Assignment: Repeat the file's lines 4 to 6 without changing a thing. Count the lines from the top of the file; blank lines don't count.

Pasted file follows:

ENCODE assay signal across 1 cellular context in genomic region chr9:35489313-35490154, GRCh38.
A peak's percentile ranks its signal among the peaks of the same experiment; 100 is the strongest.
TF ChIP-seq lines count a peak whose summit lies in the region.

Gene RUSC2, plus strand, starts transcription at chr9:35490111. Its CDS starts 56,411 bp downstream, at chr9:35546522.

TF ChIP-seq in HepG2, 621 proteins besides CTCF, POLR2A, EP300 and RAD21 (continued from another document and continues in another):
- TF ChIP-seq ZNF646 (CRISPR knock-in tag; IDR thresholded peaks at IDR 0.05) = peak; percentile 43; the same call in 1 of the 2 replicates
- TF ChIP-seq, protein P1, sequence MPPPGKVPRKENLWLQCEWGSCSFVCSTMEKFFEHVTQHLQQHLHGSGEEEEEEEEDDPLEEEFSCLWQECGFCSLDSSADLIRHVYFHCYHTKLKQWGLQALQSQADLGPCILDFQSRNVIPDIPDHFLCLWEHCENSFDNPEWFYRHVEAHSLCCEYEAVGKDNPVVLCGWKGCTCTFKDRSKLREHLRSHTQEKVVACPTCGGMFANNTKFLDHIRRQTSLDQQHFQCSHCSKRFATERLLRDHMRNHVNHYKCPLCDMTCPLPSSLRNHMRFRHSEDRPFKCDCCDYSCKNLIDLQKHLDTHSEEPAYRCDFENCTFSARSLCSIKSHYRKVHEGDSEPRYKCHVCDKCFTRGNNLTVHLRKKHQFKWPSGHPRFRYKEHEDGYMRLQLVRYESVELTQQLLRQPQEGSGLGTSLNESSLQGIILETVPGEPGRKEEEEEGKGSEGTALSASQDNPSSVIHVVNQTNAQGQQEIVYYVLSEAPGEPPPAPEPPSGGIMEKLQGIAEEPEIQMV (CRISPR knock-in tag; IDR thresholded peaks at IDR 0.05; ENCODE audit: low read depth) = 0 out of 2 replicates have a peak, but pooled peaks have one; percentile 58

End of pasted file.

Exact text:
Gene RUSC2, plus strand, starts transcription at chr9:35490111. Its CDS starts 56,411 bp downstream, at chr9:35546522.

TF ChIP-seq in HepG2, 621 proteins besides CTCF, POLR2A, EP300 and RAD21 (continued from another document and continues in another):
- TF ChIP-seq ZNF646 (CRISPR knock-in tag; IDR thresholded peaks at IDR 0.05) = peak; percentile 43; the same call in 1 of the 2 replicates